Tales of the Commonwealth: 2420: The Shots Heard 'Round the Galaxy


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  1. #1

    Tales of the Commonwealth: 2420: The Shots Heard 'Round the Galaxy

    Third chapter in, bit of a short one but with a bit more action focus.



    2420: The Shots Heard ‘Round the Galaxy

    “That’s the third frigate to arrive in the last twelve hours.”
    Captain Celina Yuen accepted the datapad being handed to her and gazed over it, barely acknowledging her First Officer with a brief nod.
    “Evenly matched then,” Yuen said, handing the pad back as she gazed at the viewscreen mounted on the forward bulkhead. To the left, the blue-green world of Haven spun lazily, with the black abyss – dotted with tiny pinpoints of white – occupying the other half of the screen. The Nixin warships were too far away to be seen, but they were there.
    Her ship, the cruiser Reverent – along with the cruiser Horatio and three smaller destroyers – had been tasked with safeguarding the successful delivery of supplies to the colony world of Haven. First contact with the Nixin had resulted in the destruction of a science outpost on Gallus IV over a decade earlier, and since then, relations between the Commonwealth and the Nixin had gradually disintegrated – they were blockading Haven, along with two other colonies, in response to the Commonwealths “aggressive” colonisation efforts.
    Because of this, the Commonwealth High Command had sent a relief convoy to resupply the struggling colony, now on the brink of starving. The taskforce Yuen had been assigned was meant to ensure the supplies made it to Haven – without, hopefully, starting a shooting match. They’d been facing off against each other for fifteen hours, with Nixin reinforcements trickling in for the last twelve.
    “More or less,” Commander Shelby affirmed, her hands fixed firmly in the small of her back. “But they haven’t made a move or communicated since before we got here.”
    “Maybe they’re just waiting for us to move first, and thus, make their decisions for them.” Yuen sighed, her mind resolute. “Well, this has gone on long enough. If they’re not going to move for us, we will just have to call their bluff.” Yuen looked up at the taller woman and then returned to her command chair, fixated towards the aft of the bridge. “Instruct the convoy that they can begin landing at their discretion.”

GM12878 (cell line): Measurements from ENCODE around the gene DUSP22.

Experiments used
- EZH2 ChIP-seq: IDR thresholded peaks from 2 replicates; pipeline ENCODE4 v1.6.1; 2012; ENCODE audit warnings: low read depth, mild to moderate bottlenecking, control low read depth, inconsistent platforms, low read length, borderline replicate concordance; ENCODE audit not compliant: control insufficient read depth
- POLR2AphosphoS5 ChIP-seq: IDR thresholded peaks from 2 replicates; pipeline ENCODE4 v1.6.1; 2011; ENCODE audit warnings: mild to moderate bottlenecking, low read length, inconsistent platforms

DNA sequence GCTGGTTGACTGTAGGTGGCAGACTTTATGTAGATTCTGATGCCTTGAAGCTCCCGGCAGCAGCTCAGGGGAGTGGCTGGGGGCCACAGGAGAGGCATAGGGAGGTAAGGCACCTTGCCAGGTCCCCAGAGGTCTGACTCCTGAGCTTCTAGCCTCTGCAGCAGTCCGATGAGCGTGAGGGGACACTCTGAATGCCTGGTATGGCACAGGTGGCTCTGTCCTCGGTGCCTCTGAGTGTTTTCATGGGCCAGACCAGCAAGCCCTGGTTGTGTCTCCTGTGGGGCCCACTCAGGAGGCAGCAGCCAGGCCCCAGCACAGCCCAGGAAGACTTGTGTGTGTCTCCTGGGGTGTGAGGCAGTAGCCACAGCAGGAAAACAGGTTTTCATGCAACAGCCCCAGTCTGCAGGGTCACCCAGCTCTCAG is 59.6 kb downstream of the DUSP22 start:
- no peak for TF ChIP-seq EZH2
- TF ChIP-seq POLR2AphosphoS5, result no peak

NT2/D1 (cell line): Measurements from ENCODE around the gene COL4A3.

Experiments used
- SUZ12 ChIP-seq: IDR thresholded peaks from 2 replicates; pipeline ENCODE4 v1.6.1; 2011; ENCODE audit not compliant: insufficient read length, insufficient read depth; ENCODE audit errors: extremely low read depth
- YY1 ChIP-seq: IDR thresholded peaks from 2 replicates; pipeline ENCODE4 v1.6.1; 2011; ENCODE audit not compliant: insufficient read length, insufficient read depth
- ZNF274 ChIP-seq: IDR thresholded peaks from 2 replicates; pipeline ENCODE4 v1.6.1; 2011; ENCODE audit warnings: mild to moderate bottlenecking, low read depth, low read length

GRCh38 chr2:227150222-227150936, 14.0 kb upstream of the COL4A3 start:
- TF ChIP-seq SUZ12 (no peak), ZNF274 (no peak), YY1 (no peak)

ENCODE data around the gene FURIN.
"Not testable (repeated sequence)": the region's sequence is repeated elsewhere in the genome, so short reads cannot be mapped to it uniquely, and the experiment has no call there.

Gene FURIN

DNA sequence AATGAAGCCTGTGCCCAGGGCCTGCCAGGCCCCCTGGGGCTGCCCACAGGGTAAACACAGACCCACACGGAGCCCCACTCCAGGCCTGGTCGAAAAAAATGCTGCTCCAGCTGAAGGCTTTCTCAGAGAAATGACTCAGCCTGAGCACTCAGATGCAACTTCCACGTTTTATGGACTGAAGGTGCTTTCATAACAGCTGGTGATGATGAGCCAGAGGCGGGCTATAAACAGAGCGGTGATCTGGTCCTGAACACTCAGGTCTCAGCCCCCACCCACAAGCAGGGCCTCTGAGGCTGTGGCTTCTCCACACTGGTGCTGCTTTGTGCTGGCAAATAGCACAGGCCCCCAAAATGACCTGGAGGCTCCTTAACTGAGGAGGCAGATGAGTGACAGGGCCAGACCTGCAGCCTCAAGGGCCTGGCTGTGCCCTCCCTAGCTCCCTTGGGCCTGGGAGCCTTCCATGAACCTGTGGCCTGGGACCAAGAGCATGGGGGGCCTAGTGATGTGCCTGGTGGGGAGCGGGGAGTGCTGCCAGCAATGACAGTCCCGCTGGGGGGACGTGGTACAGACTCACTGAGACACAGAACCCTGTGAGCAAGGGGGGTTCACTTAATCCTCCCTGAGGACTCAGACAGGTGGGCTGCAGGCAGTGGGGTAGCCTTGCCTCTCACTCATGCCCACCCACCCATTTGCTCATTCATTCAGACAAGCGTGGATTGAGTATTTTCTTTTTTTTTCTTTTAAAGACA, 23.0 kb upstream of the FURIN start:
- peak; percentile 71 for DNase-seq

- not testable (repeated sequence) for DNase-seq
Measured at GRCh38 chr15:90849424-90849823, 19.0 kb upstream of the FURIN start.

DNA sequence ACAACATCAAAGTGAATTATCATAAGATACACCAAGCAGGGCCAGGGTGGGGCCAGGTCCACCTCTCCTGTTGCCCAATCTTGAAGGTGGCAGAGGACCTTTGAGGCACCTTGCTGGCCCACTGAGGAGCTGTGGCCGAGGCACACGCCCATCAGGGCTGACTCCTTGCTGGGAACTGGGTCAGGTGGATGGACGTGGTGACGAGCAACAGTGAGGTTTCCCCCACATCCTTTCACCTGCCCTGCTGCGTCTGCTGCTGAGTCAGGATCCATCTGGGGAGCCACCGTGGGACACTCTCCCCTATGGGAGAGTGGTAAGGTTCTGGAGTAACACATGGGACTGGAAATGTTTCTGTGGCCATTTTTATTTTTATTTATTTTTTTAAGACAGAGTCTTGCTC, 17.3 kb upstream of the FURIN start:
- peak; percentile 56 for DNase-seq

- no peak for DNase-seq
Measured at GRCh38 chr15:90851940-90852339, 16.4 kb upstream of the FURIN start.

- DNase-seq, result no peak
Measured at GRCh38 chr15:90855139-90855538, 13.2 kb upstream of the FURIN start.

“Aye sir,” Shelby affirmed. Without moving away from her spot, she nodded at the communications officer, who immediately began relaying orders. Shelby then turned to the Tactical station. “Battle Stations.”
    The first two freighters – small, boxy things carrying foodstuffs – made it to the surface of Haven within an hour, and were already unloading their vital cargo when the third freighter – the Luna-class Acavus – began its decent.
    “Sir!” Lieutenant Hargrove called from the helm. “Nixin frigates beginning to manoeuvre, looks like they’re preparing to make a run on the Acavus.”
    “Visual!” Yuen snapped, shutting down her virtual array and bringing her attention to the viewscreen. Sure enough, three Nixin frigates were bearing down like dive-bombers on the Acavus. “Lock weapons, prep torpedo tubes one through six.”
    “Inform the Nixin that if they don’t break off we will open fire,” Shelby added, almost talking over her.
    “Engines ahead, two-thirds,” Yuen ordered without skipping a beat. “Bring our destroyers up to act as a shield and intercept the frigates, while we take on their Heavy Cruisers.” The Commonwealth destroyers easily outmatched the Nixin frigates, but the Nixin Heavy Cruisers outgunned the Reverent and the Horatio, and they also had a destroyer of their own that Yuen would have to contend with.
    “No response to our hails,” Lieutenant Harper reported after nearly a minute.
    “Weapons range in twenty seconds,” Shelby said, leaning over the railing behind Yuen’s command chair. “Destroyers are entering range in ten.”
    Yuen watched in silence as the frigates got closer to the Acavus, silently annoyed that none of the military ships she had available were capable of atmospheric flight – otherwise she would have had a ship escorting the freighters down from the start, instead of watching like a hawk all the way up here.
    “They’re not slowing down,” Shelby continued, watching the sensor screen. “Or adjusting course.”
    Yuen, knowing full well that how history would record this date, nodded once. “Fire at will.”
    *
    “Coming out of FTL in five… four….”
    Captain William Dawson felt his attention focus on the viewscreen on the forward bulkhead as the countdown finished. Right on cue, a blinding flash gave way to a darkness dotted with tiny pinpricks of light.